of the Christian eastern churches.
A telegram from St. Petersburg says
the fact that the war has not produced
discord among the powers and has not
modified the programme, of the impe
rial visits is regarded in official cir
cles as a solid guarantee of the locali
zation of the war and as a safeguard
General Miles to Viit the Seat of War.
Washington. April 24. General Miles
has been notified of the president's ap
proval of his projected visit to the seat
of war in Europe. He will leave Wash
ington early in May. prpfeably on the St.
Paul, from New York. .
DEFRAUDING THE STATE.
Another Insurance Company Caught No
Federal Court at New Bern This Week.
(Special to The Messenger.)
Raleigh, N. C, April 24. The secre
tary of state was today notified that
the Family Protective Association is
doing business In North Carolina un
der the guise of a benevolent company
exempt from taxation. Its headquar
ters appear to be at Kinston.
Auditor Ayer has only twenty days
now in which to get out the tax blanks
to all counties of the state.
The governor orders a special civil
term of Burke superior court, begin
ning June 14th. The Judge has not yet
been designated to hold it.
The papers in the latest injunction
case to restrain the private stock
holders of the Atlantic and North Car
olina railway from meeting were to
day served on Mrs. Tucker and her
son, W. R. Tucker.
United States Marshal Carroll re
ceived notice from the attorney general
today that there would be no federal
court at New Bern next week, owing
to the failure to appoint a judge.
; Colored Normal School Board Elected.
(Special to The Messenger.)
Raleigh, N. C, April 24. This after
noon the state board of education met
anl elected the following as local boards
of managers of the various colored
normal schools: Salisbury, J. A. Ram
sey, Charles Price, S. A. Earnhardt,
Rev. Jthro Rumple, Theo. F. Klutz;
Franklinton, T. H. Whitman, H. E.
Long, B. S. Mitchell, J. A. Hawkins,
James I. Moore; Winston, H. E. Fries,
W. A. Blair, Rev. J. H. Clerell, T. J.
Brown, J. J. Blair, Rev. H. A. Brown,
C. A. Reynolds; Fayetteville, J. R.
Deal, P. N. Melcher, F. P. Williston, D.
A. Bryant, G. A. P. Wilkerson; Ply
mouth, F. M. Bunch, L. N. C. Spruill,
Stewart James, G. W. Harvey, Joseph
Hassel; Elizabeth City, Palemon John,
M. B. Culpepper, W. J. Griffin, C. E.
Kramer, S. L. Sheff. The board ad
journed until Monday, when it will
elect a local board for the Goldsboro
school, and also elect a state board of
THE CI VI Li SERVICE.
Senator Pritchard' Committee Begins the
Investigation Into Its Practical Work
ings, Under a Senate Resolution.
Washington, April 24. The senate
committee on civil service, of which
Senator Pritchard, of North Carolina,
is chairman, began its investigation
of the civil service today under the res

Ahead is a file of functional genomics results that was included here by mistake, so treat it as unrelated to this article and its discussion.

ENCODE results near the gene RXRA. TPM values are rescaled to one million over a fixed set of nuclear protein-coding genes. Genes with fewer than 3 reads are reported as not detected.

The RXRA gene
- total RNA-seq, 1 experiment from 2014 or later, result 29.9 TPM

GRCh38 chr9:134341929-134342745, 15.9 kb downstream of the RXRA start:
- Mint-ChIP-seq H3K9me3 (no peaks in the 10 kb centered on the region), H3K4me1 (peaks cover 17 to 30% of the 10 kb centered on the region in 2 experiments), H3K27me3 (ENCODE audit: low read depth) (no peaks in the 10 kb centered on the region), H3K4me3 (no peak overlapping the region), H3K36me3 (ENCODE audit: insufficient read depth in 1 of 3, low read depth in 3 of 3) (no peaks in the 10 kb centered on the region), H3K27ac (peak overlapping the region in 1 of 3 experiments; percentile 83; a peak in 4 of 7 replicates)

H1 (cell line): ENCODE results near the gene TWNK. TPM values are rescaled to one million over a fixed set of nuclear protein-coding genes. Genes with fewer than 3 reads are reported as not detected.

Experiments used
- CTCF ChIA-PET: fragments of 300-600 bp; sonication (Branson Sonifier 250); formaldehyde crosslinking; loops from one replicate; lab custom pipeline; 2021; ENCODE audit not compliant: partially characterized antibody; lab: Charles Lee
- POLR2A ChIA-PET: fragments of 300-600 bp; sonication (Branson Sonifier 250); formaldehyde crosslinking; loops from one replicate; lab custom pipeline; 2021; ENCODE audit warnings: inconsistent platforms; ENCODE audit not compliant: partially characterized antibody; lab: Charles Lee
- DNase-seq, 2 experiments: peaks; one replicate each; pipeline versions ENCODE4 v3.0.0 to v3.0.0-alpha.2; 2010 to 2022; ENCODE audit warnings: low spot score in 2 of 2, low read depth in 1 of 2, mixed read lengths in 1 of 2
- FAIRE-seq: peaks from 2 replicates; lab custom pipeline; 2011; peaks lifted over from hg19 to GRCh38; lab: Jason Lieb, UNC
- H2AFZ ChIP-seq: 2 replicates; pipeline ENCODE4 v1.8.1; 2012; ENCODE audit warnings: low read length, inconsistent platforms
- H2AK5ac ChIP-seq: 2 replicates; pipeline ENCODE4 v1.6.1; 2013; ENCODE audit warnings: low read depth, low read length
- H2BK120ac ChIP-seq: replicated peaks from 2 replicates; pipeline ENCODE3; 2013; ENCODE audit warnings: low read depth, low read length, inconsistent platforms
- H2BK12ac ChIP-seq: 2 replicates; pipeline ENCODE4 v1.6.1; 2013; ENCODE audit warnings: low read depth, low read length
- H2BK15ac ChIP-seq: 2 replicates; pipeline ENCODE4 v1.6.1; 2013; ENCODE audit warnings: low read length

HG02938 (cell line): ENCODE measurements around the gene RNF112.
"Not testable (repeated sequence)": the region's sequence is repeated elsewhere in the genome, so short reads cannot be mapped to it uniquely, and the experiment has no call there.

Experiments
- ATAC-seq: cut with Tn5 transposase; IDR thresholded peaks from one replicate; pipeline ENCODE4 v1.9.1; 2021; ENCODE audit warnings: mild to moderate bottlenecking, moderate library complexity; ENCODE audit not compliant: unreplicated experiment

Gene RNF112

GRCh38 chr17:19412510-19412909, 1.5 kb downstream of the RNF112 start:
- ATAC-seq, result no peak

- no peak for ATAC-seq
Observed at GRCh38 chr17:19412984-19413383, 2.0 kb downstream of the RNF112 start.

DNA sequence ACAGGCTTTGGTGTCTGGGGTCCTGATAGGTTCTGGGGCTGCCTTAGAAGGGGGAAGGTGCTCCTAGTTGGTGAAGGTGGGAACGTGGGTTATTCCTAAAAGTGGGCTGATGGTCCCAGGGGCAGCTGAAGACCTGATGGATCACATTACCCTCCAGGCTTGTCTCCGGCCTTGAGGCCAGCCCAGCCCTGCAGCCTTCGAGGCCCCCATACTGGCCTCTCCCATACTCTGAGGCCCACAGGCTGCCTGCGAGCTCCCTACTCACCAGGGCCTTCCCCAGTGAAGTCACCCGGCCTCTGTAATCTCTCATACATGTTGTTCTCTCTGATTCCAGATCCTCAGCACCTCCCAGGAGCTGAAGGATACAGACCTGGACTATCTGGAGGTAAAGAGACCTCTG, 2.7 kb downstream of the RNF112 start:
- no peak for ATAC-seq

olution recently adopted by the senate.
William Blashland, an ex-union soldier,
testified to having been dismissed from
the office of the United States treasur
er, which he claimed was done in order
to make a place for the son of Regis
ter Tillman, a boy 17 years old, who
had not, he said, been required to pass
a civil serivce examination. He said
there were other appointments under
Register Tillman, of whom an examina
tion had not been required.
Secretary of Agriculture Wilson was
also before the committee. He ex
pressed the opinion that chiefs of di
vision in the executive departments
and others charged with executive re
sponsibility should not be included in
the classified se -vice as provided in Mr.
William C Conner, a book binder at
the government printing office, said
that no educational Qualification was
required in many classes of work done
in the binderies. He charged that girls
appointed under the rules of the clas
sified service had to be taught to do
the work required after they were ap
pointed. Mr. Conner said that in sev
eral instances, just previous to the re
cent change in administration, the
wages of several persons who were re
ceiving $2 per day had been increasd
to the extent of 1 cent an hour in order
to hold them in the service under the
William EL Ryan, a clerk in the treas
ury department, who made the race
for congress in the Thirty-first con
gressional district of New York, last
fall on the democratic ticket and who
is contesting the seat of his successful
republican rival, detailed the circum
stances of his dismissal. He claimed
to have been absent without pay
though not without leave, during the
campaign, while he understood that
many other government officials such
as the secretary of the treasury. Comp
troller Eckels and even the chairman
of the civil service commission, were,
absent on pay.
Mr. Ryan said that when he returned
to his desk in November he found his
dismissal awaiting him,' but that he was
reinstated in February and again dis
missed in March. This latter dismissal,
Mr. Ryan claimed to be due to the fact
that he would not consent to desist
from his contest for the seat in con
gress. He said that Logan Carlisle,
son of the secretary and chief clerk of
the department has told him that the
prosecution of the contest could avail
him nothing. Mr. Ryan said he had no
doubt that his dismissal was for purely
political reasons; "because mv views
differed from those of Mr. Carlisle,"
A letter was received from Secretary
Gage, in which he stated his general
commendation of the civil service sys
tem. He thought, however, there
should be exceptions and he instanced
deputy revenue collectors, who, he
said, should be appointed by the rev